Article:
RP, or not RP? That is the question…

Continuing the re-posts from F4L… and we’re up to the blogs themselves.  The original was my first entry specifically as a blog, posted 3/14/09.  It’s surprisingly relevant, 6 months later — one of my interests, which dovetails with so many others whose blogs I’ve since discovered and now follow, is the relation between the avatar and the person behind the keyboard.  *waves  at Botgirl*

This was the first time I experienced a clash of differences.
– – – – – – – – – – – – – – – – – – – – – – – – – – – – – – – – – – – – – – – –
Since I haven’t been any-virtual-where else but Second Life, I’m not as attuned to roleplay as I probably should be. I’ve been blithely wandering (and teleporting) about, being — as my F4L profile says — myself in a virtual fursuit. Well, I recently had an episode that nearly became “drama”, all over my misunderstanding that the other person was roleplaying — being a character, and not really “in the moment” at all.  We’ll skip over what kind of moment it was…

Took me a couple of days to get over being disturbed about it, thinking to myself, “Why do the roleplayers assume that everyone else is, too???”

Took a couple more days to realize I was doing the same thing, in reverse: assuming that everyone I meet and talk to (and flirt with) is really the person behind the keyboard.

Lesson learned – I hope.  But I added this note to my SL profile:

Lalo Telling is not a ‘character’.  I don’t need to pretend to be anyone other than the guy behind the keyboard, in order to have fun in Second Life.  When you interact with my avatar, you get the real me.

If you, too, are being yourself in this virtual world: hurray!  Let’s get real.

If you are ‘playing’ SL, do me the favor of saying so.  I don’t want to accidentally breach the wall you think you’ve put up between yourself and your character.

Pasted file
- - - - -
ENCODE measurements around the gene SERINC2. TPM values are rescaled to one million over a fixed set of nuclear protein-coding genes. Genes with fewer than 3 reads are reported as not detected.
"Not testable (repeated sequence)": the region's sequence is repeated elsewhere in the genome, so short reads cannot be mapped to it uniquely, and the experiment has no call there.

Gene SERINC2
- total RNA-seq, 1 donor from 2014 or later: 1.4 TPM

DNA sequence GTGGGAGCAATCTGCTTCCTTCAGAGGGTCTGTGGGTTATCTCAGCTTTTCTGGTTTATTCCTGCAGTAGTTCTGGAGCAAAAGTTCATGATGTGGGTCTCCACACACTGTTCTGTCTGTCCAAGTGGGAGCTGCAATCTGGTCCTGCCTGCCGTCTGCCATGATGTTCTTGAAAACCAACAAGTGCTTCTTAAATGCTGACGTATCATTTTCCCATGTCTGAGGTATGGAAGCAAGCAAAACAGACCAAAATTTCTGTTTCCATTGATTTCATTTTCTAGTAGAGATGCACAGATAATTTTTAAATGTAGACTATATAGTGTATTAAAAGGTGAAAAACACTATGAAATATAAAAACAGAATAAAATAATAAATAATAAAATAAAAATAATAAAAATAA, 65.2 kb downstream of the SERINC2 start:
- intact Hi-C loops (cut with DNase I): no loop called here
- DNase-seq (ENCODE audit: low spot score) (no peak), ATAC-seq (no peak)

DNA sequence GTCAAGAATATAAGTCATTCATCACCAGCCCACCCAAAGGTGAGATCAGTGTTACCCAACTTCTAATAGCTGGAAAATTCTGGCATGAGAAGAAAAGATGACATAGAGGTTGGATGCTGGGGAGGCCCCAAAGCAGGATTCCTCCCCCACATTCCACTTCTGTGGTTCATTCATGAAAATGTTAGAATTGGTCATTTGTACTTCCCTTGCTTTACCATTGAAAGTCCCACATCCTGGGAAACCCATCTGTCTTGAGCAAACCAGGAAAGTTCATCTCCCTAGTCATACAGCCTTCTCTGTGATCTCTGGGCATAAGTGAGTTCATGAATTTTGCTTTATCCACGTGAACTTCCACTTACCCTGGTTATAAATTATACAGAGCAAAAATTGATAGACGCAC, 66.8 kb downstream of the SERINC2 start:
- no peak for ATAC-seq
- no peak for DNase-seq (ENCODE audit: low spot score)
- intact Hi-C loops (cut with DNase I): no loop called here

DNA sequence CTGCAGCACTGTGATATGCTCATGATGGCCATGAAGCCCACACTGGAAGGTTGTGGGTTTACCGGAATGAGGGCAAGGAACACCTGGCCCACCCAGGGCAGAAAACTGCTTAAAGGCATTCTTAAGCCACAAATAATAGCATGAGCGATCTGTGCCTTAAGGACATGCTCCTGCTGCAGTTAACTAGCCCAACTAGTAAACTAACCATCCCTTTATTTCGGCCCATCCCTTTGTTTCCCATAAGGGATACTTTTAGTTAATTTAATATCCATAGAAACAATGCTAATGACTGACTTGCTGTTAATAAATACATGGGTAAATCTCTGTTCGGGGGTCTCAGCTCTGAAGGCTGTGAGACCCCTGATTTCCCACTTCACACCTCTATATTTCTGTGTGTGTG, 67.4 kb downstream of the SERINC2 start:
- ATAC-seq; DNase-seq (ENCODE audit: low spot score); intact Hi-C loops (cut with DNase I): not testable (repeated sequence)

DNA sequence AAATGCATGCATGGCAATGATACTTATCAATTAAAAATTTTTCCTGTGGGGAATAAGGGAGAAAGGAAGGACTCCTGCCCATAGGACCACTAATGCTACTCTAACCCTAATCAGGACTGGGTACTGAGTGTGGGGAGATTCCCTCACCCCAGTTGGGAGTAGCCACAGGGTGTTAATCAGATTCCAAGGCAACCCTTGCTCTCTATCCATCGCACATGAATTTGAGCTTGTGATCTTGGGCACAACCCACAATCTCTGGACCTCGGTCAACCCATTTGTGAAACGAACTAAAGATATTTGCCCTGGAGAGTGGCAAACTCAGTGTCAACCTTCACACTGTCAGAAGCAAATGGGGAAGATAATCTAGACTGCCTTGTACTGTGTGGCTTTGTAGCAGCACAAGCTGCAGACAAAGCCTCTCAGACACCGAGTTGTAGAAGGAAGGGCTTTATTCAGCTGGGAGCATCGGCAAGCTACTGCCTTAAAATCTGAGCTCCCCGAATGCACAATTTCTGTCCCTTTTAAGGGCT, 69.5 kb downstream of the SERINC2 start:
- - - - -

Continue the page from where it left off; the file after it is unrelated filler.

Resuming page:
3 responses to “RP, or not RP? That is the question…

  1. I've run into this problem before as well. Running into people who are not being their own selves though is fairly rare in my experience (except for designated role-play areas, of course, where you expect it)

  2. A lot of furries come to SL already experienced in text-based virtuality where everything is, essentially, “roleplay” — that is, descriptive narration of surroundings and actions, as well as dialogue. I guess old habits are hard to break.

  3. Well, almost every role-play environment (certainly every one that I can think of) also has an OOC (out-of-character) mechanism or convention for inevitable OOC communications. Some have IC/OOC zones as well.

    In SL, when I'm wandering a marked role-play area, I dress appropriately, put on a titler that marks me as OOC/NPC, and try not to pass close enough to others to hear their chat conversations. That allows me to easily be passed off as a background figure, which allows me to get my photography or whatever done.

    A lot of different environments essentially have an OOC area, and an IC area, where OOC or IC is the prevaling default. For those who come in with the notion that SL is an RPG of sorts, it makes sense that they treat it as if it were all IC — though it's an error to do so, as really, the default for SL is OOC (unless otherwise marked).

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